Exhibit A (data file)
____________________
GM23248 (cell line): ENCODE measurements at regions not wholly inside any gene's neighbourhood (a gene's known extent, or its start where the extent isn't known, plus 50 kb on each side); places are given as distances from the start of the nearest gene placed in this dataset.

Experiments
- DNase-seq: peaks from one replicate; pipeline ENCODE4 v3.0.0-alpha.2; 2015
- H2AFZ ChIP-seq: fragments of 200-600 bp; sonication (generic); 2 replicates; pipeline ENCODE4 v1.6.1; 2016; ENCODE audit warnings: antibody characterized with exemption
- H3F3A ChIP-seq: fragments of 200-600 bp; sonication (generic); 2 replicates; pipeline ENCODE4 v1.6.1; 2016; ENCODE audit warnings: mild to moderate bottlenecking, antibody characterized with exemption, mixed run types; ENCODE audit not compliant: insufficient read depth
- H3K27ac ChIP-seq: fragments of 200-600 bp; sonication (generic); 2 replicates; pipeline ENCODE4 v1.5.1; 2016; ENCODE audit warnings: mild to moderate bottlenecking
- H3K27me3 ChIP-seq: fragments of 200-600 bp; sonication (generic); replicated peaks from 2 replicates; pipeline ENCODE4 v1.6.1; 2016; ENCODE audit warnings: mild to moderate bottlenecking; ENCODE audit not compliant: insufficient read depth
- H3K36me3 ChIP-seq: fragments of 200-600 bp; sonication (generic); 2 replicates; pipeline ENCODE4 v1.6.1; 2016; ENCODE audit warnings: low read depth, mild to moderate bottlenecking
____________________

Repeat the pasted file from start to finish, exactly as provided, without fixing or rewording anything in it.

GM23248 (cell line): ENCODE measurements at regions not wholly inside any gene's neighbourhood (a gene's known extent, or its start where the extent isn't known, plus 50 kb on each side); places are given as distances from the start of the nearest gene placed in this dataset.

Experiments
- DNase-seq: peaks from one replicate; pipeline ENCODE4 v3.0.0-alpha.2; 2015
- H2AFZ ChIP-seq: fragments of 200-600 bp; sonication (generic); 2 replicates; pipeline ENCODE4 v1.6.1; 2016; ENCODE audit warnings: antibody characterized with exemption
- H3F3A ChIP-seq: fragments of 200-600 bp; sonication (generic); 2 replicates; pipeline ENCODE4 v1.6.1; 2016; ENCODE audit warnings: mild to moderate bottlenecking, antibody characterized with exemption, mixed run types; ENCODE audit not compliant: insufficient read depth
- H3K27ac ChIP-seq: fragments of 200-600 bp; sonication (generic); 2 replicates; pipeline ENCODE4 v1.5.1; 2016; ENCODE audit warnings: mild to moderate bottlenecking
- H3K27me3 ChIP-seq: fragments of 200-600 bp; sonication (generic); replicated peaks from 2 replicates; pipeline ENCODE4 v1.6.1; 2016; ENCODE audit warnings: mild to moderate bottlenecking; ENCODE audit not compliant: insufficient read depth
- H3K36me3 ChIP-seq: fragments of 200-600 bp; sonication (generic); 2 replicates; pipeline ENCODE4 v1.6.1; 2016; ENCODE audit warnings: low read depth, mild to moderate bottlenecking